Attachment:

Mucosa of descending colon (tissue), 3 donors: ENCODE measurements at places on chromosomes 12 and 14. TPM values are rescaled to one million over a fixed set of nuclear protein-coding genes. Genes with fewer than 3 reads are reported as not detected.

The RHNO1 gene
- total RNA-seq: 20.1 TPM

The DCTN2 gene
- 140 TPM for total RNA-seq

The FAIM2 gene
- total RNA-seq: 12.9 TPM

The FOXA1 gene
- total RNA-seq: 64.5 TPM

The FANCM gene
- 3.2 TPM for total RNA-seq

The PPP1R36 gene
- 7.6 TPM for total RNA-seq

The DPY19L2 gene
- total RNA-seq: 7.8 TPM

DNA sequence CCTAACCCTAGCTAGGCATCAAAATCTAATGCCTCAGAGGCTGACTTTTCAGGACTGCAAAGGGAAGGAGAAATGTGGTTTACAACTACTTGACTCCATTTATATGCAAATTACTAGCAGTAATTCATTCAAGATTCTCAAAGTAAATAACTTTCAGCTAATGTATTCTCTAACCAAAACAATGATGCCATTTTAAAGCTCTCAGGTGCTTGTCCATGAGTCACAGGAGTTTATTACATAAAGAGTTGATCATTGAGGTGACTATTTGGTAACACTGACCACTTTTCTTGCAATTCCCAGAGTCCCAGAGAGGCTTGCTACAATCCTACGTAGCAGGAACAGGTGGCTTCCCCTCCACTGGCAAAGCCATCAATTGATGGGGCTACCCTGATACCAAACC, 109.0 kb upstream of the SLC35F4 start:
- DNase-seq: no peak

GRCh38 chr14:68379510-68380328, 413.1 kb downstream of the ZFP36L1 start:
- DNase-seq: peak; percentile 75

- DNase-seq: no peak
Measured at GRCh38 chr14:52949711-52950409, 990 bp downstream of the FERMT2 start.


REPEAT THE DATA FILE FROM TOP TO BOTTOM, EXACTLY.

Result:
Mucosa of descending colon (tissue), 3 donors: ENCODE measurements at places on chromosomes 12 and 14. TPM values are rescaled to one million over a fixed set of nuclear protein-coding genes. Genes with fewer than 3 reads are reported as not detected.

The RHNO1 gene
- total RNA-seq: 20.1 TPM

The DCTN2 gene
- 140 TPM for total RNA-seq

The FAIM2 gene
- total RNA-seq: 12.9 TPM

The FOXA1 gene
- total RNA-seq: 64.5 TPM

The FANCM gene
- 3.2 TPM for total RNA-seq

The PPP1R36 gene
- 7.6 TPM for total RNA-seq

The DPY19L2 gene
- total RNA-seq: 7.8 TPM

DNA sequence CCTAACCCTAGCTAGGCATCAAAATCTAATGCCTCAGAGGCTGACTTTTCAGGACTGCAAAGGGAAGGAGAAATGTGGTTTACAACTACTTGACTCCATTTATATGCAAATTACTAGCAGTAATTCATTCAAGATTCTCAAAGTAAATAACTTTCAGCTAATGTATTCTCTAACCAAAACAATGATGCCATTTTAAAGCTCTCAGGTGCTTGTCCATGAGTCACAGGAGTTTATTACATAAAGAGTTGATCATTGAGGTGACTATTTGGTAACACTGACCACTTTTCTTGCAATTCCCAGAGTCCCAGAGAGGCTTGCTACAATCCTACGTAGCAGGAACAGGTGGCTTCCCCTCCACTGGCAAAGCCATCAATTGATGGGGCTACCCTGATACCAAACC, 109.0 kb upstream of the SLC35F4 start:
- DNase-seq: no peak

GRCh38 chr14:68379510-68380328, 413.1 kb downstream of the ZFP36L1 start:
- DNase-seq: peak; percentile 75

- DNase-seq: no peak
Measured at GRCh38 chr14:52949711-52950409, 990 bp downstream of the FERMT2 start.